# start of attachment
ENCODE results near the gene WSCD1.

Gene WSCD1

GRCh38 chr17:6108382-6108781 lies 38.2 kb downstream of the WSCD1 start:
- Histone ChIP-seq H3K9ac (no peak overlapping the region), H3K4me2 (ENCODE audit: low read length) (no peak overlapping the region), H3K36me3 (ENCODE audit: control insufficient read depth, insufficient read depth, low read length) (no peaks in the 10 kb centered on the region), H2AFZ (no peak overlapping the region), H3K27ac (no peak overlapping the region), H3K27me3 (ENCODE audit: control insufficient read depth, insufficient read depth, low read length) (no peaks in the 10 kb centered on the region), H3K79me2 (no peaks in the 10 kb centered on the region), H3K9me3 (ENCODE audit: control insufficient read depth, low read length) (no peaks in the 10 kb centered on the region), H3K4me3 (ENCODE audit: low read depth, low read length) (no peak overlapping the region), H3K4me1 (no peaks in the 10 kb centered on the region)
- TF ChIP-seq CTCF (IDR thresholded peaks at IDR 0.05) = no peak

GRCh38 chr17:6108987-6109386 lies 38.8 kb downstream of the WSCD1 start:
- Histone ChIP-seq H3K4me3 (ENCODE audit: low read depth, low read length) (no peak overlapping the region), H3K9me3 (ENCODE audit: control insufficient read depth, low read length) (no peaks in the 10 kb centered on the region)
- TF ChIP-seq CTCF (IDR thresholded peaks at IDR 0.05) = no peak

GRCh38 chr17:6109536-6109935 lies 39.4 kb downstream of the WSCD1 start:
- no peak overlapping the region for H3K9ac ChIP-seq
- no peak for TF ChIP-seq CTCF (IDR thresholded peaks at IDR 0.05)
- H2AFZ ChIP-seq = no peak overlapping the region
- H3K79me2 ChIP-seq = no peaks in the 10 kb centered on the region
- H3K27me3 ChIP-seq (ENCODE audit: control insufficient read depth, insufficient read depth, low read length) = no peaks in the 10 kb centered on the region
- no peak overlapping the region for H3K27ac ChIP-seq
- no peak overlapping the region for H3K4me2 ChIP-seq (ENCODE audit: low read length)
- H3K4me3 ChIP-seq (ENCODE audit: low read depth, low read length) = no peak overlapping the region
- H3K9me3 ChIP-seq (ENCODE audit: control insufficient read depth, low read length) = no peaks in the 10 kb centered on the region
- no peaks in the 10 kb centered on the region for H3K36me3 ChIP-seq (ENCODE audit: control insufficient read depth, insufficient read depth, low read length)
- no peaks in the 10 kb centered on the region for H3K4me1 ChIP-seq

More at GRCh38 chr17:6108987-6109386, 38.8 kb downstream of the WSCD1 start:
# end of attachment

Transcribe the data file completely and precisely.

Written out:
ENCODE results near the gene WSCD1.

Gene WSCD1

GRCh38 chr17:6108382-6108781 lies 38.2 kb downstream of the WSCD1 start:
- Histone ChIP-seq H3K9ac (no peak overlapping the region), H3K4me2 (ENCODE audit: low read length) (no peak overlapping the region), H3K36me3 (ENCODE audit: control insufficient read depth, insufficient read depth, low read length) (no peaks in the 10 kb centered on the region), H2AFZ (no peak overlapping the region), H3K27ac (no peak overlapping the region), H3K27me3 (ENCODE audit: control insufficient read depth, insufficient read depth, low read length) (no peaks in the 10 kb centered on the region), H3K79me2 (no peaks in the 10 kb centered on the region), H3K9me3 (ENCODE audit: control insufficient read depth, low read length) (no peaks in the 10 kb centered on the region), H3K4me3 (ENCODE audit: low read depth, low read length) (no peak overlapping the region), H3K4me1 (no peaks in the 10 kb centered on the region)
- TF ChIP-seq CTCF (IDR thresholded peaks at IDR 0.05) = no peak

GRCh38 chr17:6108987-6109386 lies 38.8 kb downstream of the WSCD1 start:
- Histone ChIP-seq H3K4me3 (ENCODE audit: low read depth, low read length) (no peak overlapping the region), H3K9me3 (ENCODE audit: control insufficient read depth, low read length) (no peaks in the 10 kb centered on the region)
- TF ChIP-seq CTCF (IDR thresholded peaks at IDR 0.05) = no peak

GRCh38 chr17:6109536-6109935 lies 39.4 kb downstream of the WSCD1 start:
- no peak overlapping the region for H3K9ac ChIP-seq
- no peak for TF ChIP-seq CTCF (IDR thresholded peaks at IDR 0.05)
- H2AFZ ChIP-seq = no peak overlapping the region
- H3K79me2 ChIP-seq = no peaks in the 10 kb centered on the region
- H3K27me3 ChIP-seq (ENCODE audit: control insufficient read depth, insufficient read depth, low read length) = no peaks in the 10 kb centered on the region
- no peak overlapping the region for H3K27ac ChIP-seq
- no peak overlapping the region for H3K4me2 ChIP-seq (ENCODE audit: low read length)
- H3K4me3 ChIP-seq (ENCODE audit: low read depth, low read length) = no peak overlapping the region
- H3K9me3 ChIP-seq (ENCODE audit: control insufficient read depth, low read length) = no peaks in the 10 kb centered on the region
- no peaks in the 10 kb centered on the region for H3K36me3 ChIP-seq (ENCODE audit: control insufficient read depth, insufficient read depth, low read length)
- no peaks in the 10 kb centered on the region for H3K4me1 ChIP-seq

More at GRCh38 chr17:6108987-6109386, 38.8 kb downstream of the WSCD1 start: